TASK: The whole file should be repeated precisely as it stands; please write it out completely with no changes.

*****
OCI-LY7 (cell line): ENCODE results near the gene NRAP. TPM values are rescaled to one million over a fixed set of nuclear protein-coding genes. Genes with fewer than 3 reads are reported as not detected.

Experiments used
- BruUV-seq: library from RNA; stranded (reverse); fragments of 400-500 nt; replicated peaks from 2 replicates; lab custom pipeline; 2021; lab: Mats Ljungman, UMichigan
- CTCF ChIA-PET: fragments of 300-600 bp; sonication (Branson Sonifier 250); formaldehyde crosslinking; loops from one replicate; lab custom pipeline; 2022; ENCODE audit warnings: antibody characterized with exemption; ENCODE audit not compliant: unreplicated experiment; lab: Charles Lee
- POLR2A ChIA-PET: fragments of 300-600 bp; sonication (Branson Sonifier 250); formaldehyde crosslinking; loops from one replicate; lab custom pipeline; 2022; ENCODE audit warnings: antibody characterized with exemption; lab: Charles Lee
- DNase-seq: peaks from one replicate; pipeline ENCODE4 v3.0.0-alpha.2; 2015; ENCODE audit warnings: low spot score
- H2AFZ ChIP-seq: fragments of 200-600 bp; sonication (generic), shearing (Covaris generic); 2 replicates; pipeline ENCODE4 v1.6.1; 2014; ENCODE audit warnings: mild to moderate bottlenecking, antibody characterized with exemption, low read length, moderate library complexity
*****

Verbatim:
OCI-LY7 (cell line): ENCODE results near the gene NRAP. TPM values are rescaled to one million over a fixed set of nuclear protein-coding genes. Genes with fewer than 3 reads are reported as not detected.

Experiments used
- BruUV-seq: library from RNA; stranded (reverse); fragments of 400-500 nt; replicated peaks from 2 replicates; lab custom pipeline; 2021; lab: Mats Ljungman, UMichigan
- CTCF ChIA-PET: fragments of 300-600 bp; sonication (Branson Sonifier 250); formaldehyde crosslinking; loops from one replicate; lab custom pipeline; 2022; ENCODE audit warnings: antibody characterized with exemption; ENCODE audit not compliant: unreplicated experiment; lab: Charles Lee
- POLR2A ChIA-PET: fragments of 300-600 bp; sonication (Branson Sonifier 250); formaldehyde crosslinking; loops from one replicate; lab custom pipeline; 2022; ENCODE audit warnings: antibody characterized with exemption; lab: Charles Lee
- DNase-seq: peaks from one replicate; pipeline ENCODE4 v3.0.0-alpha.2; 2015; ENCODE audit warnings: low spot score
- H2AFZ ChIP-seq: fragments of 200-600 bp; sonication (generic), shearing (Covaris generic); 2 replicates; pipeline ENCODE4 v1.6.1; 2014; ENCODE audit warnings: mild to moderate bottlenecking, antibody characterized with exemption, low read length, moderate library complexity